• License: Creative Commons Zero v1.0 Universal (CC0-1.0)

  • Citation: Ellison A. 2023. Ant Assemblages in Hemlock Removal Experiment at Harvard Forest since 2003. Harvard Forest Data Archive: HF118 (v.35). Environmental Data Initiative:

Detailed Metadata

hf118-01: ants

  1. year: year
  2. date: date
  3. block: block
    • Valley: plots 1-3, 8
    • Ridge: plots 4-7
  4. plot: plot number
  5. treatment: treatment type
    • Girdled: girdled
    • Logged: logged
    • HemlockControl: hemlock control
    • HardwoodControl: hardwood control
  6. moose.cage: location of grid with respect to moose exclosure
    • Exterior: outside of moose exclosure
    • Interior: inside of moose exclosure
  7. trap.type: trap type
    • Bait: from bait stations
    • Hand: hand-collected
    • Litter: from litter sample
    • Pitfall: pitfall cup
  8. trap.num: applies only to pitfall cups
  9. genus: genus of ant
  10. species: species of ant
  11. code: species code (combination of genus and species)
  12. abundance: how many (unit: number / missing value: NA)

hf118-02: functional traits

  1. species.code: ant species code
  2. subfamily: ant subfamily
  3. genus: ant generic epithet
  4. species: ant specific epithet
  5. hl: head length. We used trait definitions from Del Toro et al. (2015) and filled in missing species’ data with information from Ellison et al. (unit: millimeter / missing value: NA)
  6. rel: eye length relative to body size (unit: millimeter / missing value: NA)
  7. rll: femur length relative to body size (unit: millimeter / missing value: NA)
  8. colony.size: size of colony for each species
    • Small: <100 workers
    • Medium: 100-1000 workers
    • Large: 1000-5000 workers
    • Very Large: >5000 workers
  9. feeding.preference: feeding preference for each species
    • Predatory: predatory
    • Granivore: granivore
    • Honeydew: honeydew
    • Omnivore: omnivore
  10. nest.substrate: nest substrate
    • Soil: soil
    • Wood: wood
    • Grass: grass
    • Acorns: acorns
  11. primary.habitat: primary habitat
    • Open: open habitat
    • Conifer forests: conifer forests
    • Forests: forests (either coniferous or deciduous)
    • Edge: edge habitat
    • Bogs: bogs
    • Deciduous forests: deciduous forests
    • Subterranean: subterranean
  12. secondary.habitat: secondary habitat associations
    • Wet: wet soils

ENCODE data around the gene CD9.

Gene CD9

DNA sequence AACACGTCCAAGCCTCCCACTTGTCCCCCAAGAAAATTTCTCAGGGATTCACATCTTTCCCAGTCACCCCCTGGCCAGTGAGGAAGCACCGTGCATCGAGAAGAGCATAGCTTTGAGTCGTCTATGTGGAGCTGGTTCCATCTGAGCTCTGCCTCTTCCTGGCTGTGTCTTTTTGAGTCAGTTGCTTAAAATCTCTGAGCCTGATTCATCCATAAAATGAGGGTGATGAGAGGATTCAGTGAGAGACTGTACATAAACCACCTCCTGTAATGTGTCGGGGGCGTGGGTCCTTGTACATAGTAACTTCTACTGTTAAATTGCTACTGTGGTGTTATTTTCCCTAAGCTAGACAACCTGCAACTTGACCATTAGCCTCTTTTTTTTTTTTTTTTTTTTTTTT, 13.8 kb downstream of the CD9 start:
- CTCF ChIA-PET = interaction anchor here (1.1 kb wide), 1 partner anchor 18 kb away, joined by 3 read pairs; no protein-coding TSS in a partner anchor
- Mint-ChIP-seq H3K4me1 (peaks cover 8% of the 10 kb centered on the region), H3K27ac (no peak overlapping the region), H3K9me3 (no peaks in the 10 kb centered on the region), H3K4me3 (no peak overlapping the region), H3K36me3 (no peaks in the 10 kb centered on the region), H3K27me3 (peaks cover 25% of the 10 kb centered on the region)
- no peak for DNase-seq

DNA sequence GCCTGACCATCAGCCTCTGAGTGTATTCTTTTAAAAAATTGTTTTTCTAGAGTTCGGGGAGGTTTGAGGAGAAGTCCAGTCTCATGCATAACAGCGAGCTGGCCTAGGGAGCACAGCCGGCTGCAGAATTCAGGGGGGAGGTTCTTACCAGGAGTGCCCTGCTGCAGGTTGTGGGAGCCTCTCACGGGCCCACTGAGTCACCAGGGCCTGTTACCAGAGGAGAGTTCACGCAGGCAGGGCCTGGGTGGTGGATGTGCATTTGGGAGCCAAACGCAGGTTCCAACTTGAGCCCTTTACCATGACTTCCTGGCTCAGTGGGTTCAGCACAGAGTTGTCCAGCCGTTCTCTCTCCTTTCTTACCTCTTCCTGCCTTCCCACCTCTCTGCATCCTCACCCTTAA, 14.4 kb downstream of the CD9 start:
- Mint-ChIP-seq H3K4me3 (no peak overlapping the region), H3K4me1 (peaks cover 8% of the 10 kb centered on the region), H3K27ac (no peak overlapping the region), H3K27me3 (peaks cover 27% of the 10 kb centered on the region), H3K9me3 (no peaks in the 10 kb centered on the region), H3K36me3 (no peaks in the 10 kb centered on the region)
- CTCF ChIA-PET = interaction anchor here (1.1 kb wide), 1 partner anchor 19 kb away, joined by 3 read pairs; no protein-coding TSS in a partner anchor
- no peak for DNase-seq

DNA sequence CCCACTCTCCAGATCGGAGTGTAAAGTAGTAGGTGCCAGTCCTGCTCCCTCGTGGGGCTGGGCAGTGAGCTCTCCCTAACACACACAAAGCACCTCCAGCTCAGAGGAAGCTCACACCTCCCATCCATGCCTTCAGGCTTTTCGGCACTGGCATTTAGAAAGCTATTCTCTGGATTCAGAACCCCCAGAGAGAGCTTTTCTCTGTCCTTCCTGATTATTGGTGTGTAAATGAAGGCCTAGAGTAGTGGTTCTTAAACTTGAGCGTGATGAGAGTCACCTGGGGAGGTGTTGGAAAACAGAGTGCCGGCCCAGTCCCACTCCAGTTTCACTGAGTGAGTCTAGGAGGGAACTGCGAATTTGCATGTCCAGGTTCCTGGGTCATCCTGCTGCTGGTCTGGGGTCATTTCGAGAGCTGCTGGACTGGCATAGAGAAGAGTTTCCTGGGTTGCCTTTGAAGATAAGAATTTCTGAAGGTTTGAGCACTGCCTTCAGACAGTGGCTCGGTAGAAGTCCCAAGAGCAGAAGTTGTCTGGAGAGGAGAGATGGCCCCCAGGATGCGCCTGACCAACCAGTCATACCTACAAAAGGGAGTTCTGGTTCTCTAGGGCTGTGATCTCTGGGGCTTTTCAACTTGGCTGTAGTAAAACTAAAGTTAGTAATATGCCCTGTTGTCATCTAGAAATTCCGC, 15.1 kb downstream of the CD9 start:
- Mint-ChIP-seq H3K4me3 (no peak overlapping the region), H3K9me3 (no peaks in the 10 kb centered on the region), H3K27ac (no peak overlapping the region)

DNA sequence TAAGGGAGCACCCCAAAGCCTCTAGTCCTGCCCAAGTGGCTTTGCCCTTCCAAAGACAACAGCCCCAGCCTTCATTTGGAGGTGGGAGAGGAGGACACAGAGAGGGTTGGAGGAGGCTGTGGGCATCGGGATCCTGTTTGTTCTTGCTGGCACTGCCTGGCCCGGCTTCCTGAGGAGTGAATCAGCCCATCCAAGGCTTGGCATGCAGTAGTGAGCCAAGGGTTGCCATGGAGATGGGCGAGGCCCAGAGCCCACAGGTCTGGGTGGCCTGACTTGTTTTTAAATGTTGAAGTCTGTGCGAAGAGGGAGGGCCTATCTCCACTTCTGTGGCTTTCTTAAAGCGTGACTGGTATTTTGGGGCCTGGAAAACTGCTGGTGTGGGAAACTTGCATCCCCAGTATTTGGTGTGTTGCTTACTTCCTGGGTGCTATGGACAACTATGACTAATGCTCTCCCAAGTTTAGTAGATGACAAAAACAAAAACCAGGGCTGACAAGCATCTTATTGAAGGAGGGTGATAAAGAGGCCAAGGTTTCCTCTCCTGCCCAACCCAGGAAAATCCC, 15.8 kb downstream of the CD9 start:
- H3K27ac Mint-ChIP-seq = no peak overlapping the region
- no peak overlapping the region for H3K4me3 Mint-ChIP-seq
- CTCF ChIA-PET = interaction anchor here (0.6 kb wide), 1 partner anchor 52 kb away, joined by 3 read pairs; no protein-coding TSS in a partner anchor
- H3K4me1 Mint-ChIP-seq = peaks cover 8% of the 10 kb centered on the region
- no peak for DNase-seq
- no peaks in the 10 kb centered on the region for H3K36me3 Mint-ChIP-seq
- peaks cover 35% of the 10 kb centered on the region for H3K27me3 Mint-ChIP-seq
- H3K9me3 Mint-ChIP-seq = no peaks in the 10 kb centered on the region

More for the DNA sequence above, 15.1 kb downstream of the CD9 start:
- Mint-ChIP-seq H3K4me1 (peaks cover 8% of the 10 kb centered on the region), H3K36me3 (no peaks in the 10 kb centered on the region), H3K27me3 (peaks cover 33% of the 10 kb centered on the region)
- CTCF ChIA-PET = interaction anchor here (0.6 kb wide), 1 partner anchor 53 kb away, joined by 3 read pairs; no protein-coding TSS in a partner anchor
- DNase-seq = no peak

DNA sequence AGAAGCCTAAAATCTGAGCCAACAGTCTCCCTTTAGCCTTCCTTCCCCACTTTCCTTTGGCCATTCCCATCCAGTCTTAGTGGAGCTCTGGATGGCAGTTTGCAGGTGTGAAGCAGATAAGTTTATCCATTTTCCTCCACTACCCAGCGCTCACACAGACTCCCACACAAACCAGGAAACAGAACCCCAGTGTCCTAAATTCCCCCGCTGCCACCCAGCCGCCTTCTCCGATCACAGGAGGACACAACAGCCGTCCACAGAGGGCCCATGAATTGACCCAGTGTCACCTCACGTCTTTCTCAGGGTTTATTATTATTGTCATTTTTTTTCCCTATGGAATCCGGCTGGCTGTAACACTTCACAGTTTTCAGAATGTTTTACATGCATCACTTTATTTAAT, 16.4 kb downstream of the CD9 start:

• Sandy: sandy soils
    • Edge: edge habitat
    • Litter: exclusively leaf litter
    • Grassy: exclusively grassy areas
    • Rocky: rocky soils
  13. seed.disperser: whether or not a seed dispersing species
    • N: no
    • Y: yes
  14. slavemaker.sp: whether or not a slavemaking species
    • N: no
    • Y: yes
  15. behavior: classifications based on behavioral interactions with other ants
    • neutral: neutral
    • dominant: competitive dominant
    • submissive: submissive
  16. biogeographic.affinity: biogeographic affinity based on available occurrence records
    • widespread: widespread (distributed throughout the entire extent of eastern North America)
    • cold climate: cold climate (distributed only in the northern extent of eastern North America)
    • warm climate: warm climate (distributed only in the southern extent of eastern North America)
  17. source: where trait information was found. Full citations for literature are as follows: Del Toro, I., R.R. Silva, and A.M. Ellison. 2015. Predicated impacts of climatic change on ant functional diversity and distributions in eastern North American forests. Diversity and Distributions 21:781-791; Ellison, A.M., N.J. Gotelli, G. Alpert, and E.J. Farnsworth. 2012. A field guide to the ants of New England. Yale University Press, New Haven, Connecticut, USA.

hf118-03: R code for paper entitled "Are foundation species effects different than those of dominant species: A case study of ant assemblages in northeastern North American forests"

  • Compression: none
  • Format: R script
  • Type: script